A defence lawyer for a man accused of stabbing a girl to death in a British Columbia high school has suggested a hospital could potentially be liable for discharging his client from the emergency room two days earlier instead of providing him with psychological treatment.
Martin Peters questioned a social worker about having spoken with the risk management team of Abbotsford Regional Hospital before testifying Tuesday about her dealings with Gabriel Klein on Oct. 30, 2016.
"I'm asking about your concerns in coming here to testify in court and having a discussion with risk management that a patient who was released two days before was not kept at the hospital for treatment by a psychiatrist, that he was released into the community and killed," Peters said.
Faye Reglin said she'd spoken with the team about similar issues she discussed with a lawyer regarding proper conduct in a courtroom.
She said Klein did not show any signs of psychological distress or agitation and made eye contact with her in an examining room of the emergency room where he arrived complaining of scratches to his hands from working with chickens.
"Based on my assessment I did not have any concerns," said Reglin, who told the court she gave Klein a bagged meal and called a cab so he could go to a shelter where she'd arranged a bed for him because he had nowhere else to go.
Reglin said that when she spoke with police two days later and learned Klein was a suspect in the stabbings she was puzzled.
"I tried to fit the puzzle together," she said haltingly. "I guess I was tired, I was confused. Yeah, it's hard to describe."
Klein has pleaded not guilty to second-degree murder in the death of 13-year-old Letisha Reimer on Nov. 1, 2016, and aggravated assault in the wounding of another student whose name is protected by a publication ban.
The court has heard Klein was taken to hospital after he allegedly walked into a high school's rotunda and fatally stabbed a girl and wounded another student as they sat on chairs.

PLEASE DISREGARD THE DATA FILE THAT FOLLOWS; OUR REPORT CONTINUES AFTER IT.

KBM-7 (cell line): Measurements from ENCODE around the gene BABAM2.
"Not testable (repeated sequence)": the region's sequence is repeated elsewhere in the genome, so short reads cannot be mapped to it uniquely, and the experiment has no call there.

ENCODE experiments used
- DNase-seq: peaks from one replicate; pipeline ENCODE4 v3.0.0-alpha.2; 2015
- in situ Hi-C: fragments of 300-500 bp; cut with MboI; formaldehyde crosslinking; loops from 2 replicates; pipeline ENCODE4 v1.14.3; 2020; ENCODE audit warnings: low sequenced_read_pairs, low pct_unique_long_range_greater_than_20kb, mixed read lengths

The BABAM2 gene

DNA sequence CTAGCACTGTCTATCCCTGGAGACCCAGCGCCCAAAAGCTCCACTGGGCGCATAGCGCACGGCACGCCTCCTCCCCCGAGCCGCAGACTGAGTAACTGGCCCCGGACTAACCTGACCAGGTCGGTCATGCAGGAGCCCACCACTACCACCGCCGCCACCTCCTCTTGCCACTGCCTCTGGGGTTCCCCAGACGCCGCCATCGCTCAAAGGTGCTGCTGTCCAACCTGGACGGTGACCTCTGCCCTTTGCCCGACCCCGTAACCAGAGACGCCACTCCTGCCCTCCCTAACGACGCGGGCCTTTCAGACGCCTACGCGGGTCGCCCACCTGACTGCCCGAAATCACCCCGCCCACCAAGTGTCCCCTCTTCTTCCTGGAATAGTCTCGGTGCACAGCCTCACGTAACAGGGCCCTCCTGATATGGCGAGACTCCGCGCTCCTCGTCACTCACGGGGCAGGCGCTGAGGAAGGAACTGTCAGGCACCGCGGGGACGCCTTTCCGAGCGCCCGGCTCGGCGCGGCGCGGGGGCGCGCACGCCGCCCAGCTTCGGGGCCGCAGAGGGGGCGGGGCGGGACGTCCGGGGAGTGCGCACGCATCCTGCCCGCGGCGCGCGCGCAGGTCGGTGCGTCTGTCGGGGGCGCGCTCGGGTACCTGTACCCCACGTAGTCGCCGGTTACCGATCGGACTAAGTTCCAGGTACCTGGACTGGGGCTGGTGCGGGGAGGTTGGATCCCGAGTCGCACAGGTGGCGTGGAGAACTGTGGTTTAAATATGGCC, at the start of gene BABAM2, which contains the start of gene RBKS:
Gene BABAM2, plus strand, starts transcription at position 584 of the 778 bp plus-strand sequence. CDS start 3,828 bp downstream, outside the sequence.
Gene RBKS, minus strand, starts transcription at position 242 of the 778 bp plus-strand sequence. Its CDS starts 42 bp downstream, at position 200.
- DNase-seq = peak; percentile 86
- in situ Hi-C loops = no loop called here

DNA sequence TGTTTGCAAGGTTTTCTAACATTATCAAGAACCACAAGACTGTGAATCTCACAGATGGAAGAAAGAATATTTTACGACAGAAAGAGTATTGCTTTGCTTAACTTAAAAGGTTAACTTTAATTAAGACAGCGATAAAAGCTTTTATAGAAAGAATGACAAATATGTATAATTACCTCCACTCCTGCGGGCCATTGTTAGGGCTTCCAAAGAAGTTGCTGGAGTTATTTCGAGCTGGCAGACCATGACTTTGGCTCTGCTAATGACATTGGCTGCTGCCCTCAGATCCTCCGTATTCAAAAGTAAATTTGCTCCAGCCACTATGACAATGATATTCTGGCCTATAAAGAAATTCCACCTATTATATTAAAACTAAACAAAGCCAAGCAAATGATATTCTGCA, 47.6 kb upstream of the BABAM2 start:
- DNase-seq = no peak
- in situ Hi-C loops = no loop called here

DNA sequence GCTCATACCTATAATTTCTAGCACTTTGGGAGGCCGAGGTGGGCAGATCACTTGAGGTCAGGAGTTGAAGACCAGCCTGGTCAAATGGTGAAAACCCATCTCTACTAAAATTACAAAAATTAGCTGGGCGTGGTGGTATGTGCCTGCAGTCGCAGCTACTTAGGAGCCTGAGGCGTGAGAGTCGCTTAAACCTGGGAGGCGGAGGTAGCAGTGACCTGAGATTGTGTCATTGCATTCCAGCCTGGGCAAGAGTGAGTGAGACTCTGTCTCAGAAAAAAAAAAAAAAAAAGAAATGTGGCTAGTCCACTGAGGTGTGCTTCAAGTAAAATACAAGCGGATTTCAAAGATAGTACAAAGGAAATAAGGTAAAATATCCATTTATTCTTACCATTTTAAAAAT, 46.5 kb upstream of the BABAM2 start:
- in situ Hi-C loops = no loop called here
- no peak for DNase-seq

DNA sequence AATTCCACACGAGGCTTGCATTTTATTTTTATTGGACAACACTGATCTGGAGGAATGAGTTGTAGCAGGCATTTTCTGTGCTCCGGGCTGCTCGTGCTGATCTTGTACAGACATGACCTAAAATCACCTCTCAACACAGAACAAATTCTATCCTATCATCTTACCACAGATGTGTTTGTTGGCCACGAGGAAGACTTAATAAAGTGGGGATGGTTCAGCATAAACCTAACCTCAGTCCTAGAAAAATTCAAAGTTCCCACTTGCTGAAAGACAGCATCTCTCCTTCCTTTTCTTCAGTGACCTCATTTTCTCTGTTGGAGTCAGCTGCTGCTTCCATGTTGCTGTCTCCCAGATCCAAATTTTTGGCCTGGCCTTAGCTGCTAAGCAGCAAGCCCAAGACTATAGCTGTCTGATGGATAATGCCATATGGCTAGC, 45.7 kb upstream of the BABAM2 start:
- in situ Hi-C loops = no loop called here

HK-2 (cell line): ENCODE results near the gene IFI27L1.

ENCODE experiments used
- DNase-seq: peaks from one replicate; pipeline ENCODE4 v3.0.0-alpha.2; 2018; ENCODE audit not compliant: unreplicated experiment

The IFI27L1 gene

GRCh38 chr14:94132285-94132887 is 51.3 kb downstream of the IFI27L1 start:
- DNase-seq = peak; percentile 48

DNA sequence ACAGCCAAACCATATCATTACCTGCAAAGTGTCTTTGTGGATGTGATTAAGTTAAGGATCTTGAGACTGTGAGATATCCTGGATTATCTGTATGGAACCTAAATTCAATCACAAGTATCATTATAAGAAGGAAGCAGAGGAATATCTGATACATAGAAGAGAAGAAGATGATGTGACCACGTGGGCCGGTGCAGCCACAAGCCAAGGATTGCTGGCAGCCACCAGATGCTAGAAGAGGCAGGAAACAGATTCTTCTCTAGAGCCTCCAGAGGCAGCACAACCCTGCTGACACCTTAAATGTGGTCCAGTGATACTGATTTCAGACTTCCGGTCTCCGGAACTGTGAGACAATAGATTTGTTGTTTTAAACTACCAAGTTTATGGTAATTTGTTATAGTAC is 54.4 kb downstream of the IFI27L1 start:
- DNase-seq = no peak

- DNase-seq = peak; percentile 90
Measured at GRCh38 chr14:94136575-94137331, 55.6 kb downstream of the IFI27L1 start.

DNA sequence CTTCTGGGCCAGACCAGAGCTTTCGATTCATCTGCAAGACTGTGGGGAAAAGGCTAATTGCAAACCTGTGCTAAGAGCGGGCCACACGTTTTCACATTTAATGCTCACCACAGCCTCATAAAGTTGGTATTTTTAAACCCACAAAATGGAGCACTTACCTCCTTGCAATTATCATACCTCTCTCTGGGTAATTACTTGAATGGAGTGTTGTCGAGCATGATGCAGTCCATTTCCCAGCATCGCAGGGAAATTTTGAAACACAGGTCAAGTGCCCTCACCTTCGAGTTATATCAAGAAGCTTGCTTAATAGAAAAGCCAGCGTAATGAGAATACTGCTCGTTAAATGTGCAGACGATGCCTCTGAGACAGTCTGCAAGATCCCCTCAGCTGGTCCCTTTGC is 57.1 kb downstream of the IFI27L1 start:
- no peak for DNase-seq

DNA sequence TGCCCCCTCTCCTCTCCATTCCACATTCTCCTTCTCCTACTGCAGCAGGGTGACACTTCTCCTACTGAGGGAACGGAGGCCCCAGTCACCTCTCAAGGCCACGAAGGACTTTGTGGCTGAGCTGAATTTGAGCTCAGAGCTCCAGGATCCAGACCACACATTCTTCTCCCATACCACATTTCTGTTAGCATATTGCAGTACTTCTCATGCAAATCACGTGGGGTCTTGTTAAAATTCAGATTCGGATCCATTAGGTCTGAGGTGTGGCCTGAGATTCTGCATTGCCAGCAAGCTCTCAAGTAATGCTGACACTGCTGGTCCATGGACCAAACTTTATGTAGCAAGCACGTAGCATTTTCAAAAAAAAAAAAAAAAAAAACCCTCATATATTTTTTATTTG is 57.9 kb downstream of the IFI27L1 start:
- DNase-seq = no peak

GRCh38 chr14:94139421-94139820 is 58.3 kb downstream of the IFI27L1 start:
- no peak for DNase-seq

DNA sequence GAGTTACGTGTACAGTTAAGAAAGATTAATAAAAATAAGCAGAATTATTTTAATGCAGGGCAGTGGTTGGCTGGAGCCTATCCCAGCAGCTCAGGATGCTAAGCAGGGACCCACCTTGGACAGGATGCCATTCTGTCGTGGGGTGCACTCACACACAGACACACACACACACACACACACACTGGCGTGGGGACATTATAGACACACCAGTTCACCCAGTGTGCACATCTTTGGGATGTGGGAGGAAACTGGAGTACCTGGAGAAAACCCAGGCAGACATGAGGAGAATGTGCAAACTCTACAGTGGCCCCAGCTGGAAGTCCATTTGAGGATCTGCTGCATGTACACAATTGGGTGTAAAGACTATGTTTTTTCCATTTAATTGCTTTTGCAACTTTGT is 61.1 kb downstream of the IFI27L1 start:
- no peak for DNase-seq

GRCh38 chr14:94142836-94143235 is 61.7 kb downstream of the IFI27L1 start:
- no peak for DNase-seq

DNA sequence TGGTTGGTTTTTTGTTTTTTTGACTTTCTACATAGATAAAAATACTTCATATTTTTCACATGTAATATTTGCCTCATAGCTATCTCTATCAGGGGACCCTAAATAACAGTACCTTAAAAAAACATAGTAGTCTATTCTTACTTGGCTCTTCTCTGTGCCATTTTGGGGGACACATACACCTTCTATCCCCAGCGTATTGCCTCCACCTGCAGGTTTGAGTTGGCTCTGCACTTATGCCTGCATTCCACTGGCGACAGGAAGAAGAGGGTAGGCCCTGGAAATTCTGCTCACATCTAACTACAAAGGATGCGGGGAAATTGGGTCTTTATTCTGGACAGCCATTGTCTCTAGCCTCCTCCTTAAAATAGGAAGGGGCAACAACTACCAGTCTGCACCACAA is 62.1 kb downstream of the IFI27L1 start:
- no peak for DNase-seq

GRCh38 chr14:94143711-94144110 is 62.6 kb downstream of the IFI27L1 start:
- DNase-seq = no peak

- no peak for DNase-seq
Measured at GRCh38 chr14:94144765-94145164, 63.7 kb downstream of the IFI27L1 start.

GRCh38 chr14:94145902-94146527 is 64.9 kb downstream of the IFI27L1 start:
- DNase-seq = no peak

Crown lawyer Rob Macgowan said in his opening statement that Klein's defence will be that he is not criminally responsible because of a mental disorder.
Andrea Desjarlais, program co-ordinator of the Lookout Shelter, testified that Klein left the facility on the morning of the stabbings after demanding she call his mother in Alberta.
Desjarlais testified she'd called the woman but when she told Klein his mother wanted contact only by email he became "verbally aggressive."
"The only thing I can remember him saying is, 'Why can't you make the call for me?' "
She said Klein demanded the shelter immediately get him a bus ticket to Edmonton but that she'd already explained that the process would take a couple of days, prompting him to leave her office.
"At that point he just continued with his anger. He wanted it now. He wanted to leave now."
Desjarlais said she heard banging outside her office and believed Klein was hitting lockers where clients store their belongings and then heard what she thought was him kicking the bathroom door from the inside.
She said she advised two employees to stay in her office before Klein cleared out his belongings but then he appeared calm and "had no facial expression" before walking out.
The Crown has said Klein then went to a sporting-goods store where he stole a hunting knife that was shown in court as the weapon used in the stabbings.
Earlier Tuesday, a member of an emergency-room security team told the trial Klein was confused and made no eye contact when she interacted with him in the waiting room on Oct. 30, 2016.
Kylee Evanuk said Klein told her he needed to call his mother though no one answered her repeated calls to a number he provided.
Evanuk said two days later, the same man was brought into the ER in restraints surrounded by police after the hospital was notified patients would be arriving in serious condition, perhaps suffering from gunshot or stab wounds.